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5 December 2013 11:26 am ,
Vol. 342 ,
At age 30, Dutch biologist Freek Vonk has built up a respectable career as a snake scientist. But in his home country,...
Since arriving on the island of Guam in the 1940s, the brown tree snake ( Boiga irregularis ) has extirpated native...
An animal rights group known as the Nonhuman Rights Project filed lawsuits in three New York courts this week in an...
Researchers have been hot on the trail of the elusive Denisovans, a type of ancient human known only by their DNA and...
Thousands of scientists in the Russian Academy of Sciences (RAS) are about to lose their jobs as a result of the...
Dyslexia, a learning disability that hinders reading, hasn't been associated with deficits in vision, hearing, or...
Exotic, elusive, and dangerous, snakes have fascinated humankind for millennia. They can be hard to find, yet their...
Researchers have sequenced and analyzed the first two snake genomes, which represent two evolutionary extremes. The...
- 5 December 2013 11:26 am , Vol. 342 , #6163
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Memories May Need Fresh Neurons
16 March 2001 7:00 pm
Neurons are the stuff memories are made of, and new memories may require new stuff, according to a report just released. If researchers treat rats with a drug that kills budding neurons, the rats develop memory problems. The finding suggests that a steady, lifelong supply of fresh neurons may be important for maintaining the brain circuits that encode memories.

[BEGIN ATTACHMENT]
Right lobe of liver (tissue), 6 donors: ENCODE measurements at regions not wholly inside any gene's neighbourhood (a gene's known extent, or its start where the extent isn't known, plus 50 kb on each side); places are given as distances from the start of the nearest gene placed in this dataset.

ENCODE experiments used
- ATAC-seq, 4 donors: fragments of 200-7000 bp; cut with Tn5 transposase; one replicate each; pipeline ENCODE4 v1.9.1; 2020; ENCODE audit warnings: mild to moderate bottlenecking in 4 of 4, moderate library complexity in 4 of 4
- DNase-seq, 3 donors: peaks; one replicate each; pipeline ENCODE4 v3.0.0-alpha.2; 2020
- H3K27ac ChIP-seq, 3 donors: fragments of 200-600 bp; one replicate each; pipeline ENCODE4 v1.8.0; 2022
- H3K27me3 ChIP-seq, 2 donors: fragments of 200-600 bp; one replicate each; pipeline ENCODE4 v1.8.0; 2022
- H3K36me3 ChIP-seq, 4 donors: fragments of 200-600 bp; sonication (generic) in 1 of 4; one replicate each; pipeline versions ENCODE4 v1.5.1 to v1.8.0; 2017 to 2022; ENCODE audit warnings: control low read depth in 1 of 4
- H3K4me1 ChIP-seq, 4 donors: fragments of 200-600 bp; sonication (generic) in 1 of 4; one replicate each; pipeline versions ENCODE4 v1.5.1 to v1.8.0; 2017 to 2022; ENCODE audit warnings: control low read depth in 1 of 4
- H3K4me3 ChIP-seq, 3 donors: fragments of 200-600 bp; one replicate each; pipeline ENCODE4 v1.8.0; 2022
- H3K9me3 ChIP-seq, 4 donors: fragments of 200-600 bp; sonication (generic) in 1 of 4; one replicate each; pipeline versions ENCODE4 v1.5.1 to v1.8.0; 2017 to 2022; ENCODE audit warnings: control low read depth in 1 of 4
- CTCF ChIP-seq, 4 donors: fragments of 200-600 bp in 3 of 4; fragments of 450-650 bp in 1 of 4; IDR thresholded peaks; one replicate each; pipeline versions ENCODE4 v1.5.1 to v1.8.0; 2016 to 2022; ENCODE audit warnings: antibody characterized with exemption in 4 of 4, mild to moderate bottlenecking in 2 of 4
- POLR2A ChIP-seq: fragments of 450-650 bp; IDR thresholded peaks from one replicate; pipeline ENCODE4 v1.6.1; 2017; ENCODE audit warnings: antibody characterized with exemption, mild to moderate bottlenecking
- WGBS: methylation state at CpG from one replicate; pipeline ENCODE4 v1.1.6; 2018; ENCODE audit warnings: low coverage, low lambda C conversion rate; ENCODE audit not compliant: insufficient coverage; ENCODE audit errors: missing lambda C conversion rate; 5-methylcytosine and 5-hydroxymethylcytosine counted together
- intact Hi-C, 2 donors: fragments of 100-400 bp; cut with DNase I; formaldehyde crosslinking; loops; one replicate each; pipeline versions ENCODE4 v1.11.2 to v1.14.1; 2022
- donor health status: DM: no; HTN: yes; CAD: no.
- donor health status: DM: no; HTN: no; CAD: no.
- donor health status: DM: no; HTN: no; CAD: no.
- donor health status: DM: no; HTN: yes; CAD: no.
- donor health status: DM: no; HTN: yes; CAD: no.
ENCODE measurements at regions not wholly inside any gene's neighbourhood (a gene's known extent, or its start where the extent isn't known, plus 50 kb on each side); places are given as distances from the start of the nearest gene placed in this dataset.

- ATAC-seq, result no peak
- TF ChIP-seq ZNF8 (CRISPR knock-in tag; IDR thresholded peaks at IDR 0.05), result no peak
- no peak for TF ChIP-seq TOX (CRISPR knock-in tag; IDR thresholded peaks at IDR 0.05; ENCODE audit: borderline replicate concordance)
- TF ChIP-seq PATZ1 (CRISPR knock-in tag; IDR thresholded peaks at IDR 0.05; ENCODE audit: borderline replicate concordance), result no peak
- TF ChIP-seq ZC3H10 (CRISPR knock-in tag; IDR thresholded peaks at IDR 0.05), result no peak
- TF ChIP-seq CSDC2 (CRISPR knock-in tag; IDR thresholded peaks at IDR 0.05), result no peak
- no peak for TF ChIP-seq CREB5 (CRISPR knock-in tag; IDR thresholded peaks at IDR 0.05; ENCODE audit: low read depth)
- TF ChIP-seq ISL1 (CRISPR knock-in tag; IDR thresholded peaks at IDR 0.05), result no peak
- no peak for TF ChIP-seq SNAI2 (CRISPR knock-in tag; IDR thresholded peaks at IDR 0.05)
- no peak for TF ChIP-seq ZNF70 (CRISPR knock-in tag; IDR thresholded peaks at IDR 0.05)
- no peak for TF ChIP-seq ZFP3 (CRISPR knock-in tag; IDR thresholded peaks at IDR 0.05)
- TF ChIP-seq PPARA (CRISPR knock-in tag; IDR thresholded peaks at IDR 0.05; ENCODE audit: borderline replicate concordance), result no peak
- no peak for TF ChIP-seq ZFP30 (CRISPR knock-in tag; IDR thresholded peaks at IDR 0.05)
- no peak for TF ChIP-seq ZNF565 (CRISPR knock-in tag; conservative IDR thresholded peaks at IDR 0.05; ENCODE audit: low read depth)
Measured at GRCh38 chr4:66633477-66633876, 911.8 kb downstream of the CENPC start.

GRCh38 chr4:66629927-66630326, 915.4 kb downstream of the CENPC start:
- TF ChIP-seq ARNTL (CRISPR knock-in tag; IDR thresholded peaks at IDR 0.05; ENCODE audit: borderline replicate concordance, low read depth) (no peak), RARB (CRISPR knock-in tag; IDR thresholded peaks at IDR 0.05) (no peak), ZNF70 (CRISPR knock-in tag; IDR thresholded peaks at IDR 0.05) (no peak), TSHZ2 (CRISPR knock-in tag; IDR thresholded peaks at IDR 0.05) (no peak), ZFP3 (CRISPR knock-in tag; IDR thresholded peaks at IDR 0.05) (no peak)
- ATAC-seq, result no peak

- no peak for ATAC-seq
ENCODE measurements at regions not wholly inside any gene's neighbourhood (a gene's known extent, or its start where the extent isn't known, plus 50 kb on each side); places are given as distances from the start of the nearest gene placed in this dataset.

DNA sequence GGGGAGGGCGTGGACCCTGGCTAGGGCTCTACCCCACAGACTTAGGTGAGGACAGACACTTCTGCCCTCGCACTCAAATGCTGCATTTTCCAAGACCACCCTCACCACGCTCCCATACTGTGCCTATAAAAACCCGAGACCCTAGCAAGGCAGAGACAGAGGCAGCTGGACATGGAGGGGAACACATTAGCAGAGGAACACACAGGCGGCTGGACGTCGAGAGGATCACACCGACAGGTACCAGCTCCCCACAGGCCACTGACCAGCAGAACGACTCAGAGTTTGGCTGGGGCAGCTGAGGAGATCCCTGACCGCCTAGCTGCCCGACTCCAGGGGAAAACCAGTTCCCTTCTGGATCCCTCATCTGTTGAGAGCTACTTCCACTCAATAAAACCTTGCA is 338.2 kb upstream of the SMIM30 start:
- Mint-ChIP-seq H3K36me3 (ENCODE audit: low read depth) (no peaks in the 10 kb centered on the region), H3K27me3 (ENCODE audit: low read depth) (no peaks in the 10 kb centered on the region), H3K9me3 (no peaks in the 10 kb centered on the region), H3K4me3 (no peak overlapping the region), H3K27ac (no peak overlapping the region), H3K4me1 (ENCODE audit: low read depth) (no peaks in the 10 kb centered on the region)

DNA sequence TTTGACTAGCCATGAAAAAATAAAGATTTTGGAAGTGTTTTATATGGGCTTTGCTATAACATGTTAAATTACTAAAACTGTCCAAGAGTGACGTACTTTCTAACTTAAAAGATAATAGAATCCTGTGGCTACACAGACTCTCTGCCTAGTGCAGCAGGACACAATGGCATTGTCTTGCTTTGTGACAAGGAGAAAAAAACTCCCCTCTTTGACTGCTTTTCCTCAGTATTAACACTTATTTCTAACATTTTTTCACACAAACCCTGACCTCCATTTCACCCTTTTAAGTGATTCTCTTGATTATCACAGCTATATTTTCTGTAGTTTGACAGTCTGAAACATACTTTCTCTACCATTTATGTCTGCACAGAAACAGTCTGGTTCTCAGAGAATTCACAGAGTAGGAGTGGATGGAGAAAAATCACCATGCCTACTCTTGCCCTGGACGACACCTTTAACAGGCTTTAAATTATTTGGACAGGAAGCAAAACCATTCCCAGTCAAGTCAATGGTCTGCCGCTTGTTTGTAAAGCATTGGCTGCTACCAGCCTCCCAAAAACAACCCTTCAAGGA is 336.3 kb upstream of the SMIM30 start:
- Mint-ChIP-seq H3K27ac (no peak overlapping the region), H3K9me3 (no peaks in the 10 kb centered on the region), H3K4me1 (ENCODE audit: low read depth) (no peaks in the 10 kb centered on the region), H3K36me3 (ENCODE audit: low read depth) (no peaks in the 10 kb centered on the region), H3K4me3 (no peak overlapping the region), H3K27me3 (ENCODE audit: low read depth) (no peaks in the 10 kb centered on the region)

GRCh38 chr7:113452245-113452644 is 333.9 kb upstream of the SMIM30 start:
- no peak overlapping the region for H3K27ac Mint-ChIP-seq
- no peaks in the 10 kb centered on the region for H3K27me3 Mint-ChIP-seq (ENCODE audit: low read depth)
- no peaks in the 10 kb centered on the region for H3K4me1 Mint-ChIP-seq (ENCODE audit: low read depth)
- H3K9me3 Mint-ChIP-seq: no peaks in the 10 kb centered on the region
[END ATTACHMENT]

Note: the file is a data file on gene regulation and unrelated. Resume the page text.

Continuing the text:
For many years, neuroscientists thought that the brains of adult mammals don't grow additional neurons. Then studies showed that neurons pop up throughout life in some regions of the brain, including the hippocampus, an area important for building new memories. However, whether these new neurons actually do anything important has remained a mystery.
To address this question, behavioral neuroscientist Tracey Shors of Rutgers University in Piscataway, New Jersey, and colleagues treated rats with a drug called MAM that kills proliferating cells, including developing neurons. They then trained these rats, along with a group of normal rats, on a memory task known to require the hippocampus. In each trial, the rats heard a brief buzzing sound followed by a short delay and then a mild shock to the eyelid. After a few dozen repetitions, normal rats got wise and blinked when they heard the noise. However, the treated rats were much less likely to blink--even after hundreds of trials. Apparently, the rats didn't remember the experiences, the researchers report in the 15 March issue of Nature. The deficit did not appear to be due to the toxic side effects of MAM, the authors say, because the rats performed well on a memory task that doesn't involve the hippocampus.
The study answers a question that has lingered ever since the discovery that adult brains can grow new neurons, says neurobiologist Rob Malenka of Stanford University. Now it seems that the new neurons do have an important function, at least in the hippocampus. "It's an experiment that clearly needed to be done, and I admire them for actually doing it," Malenka says.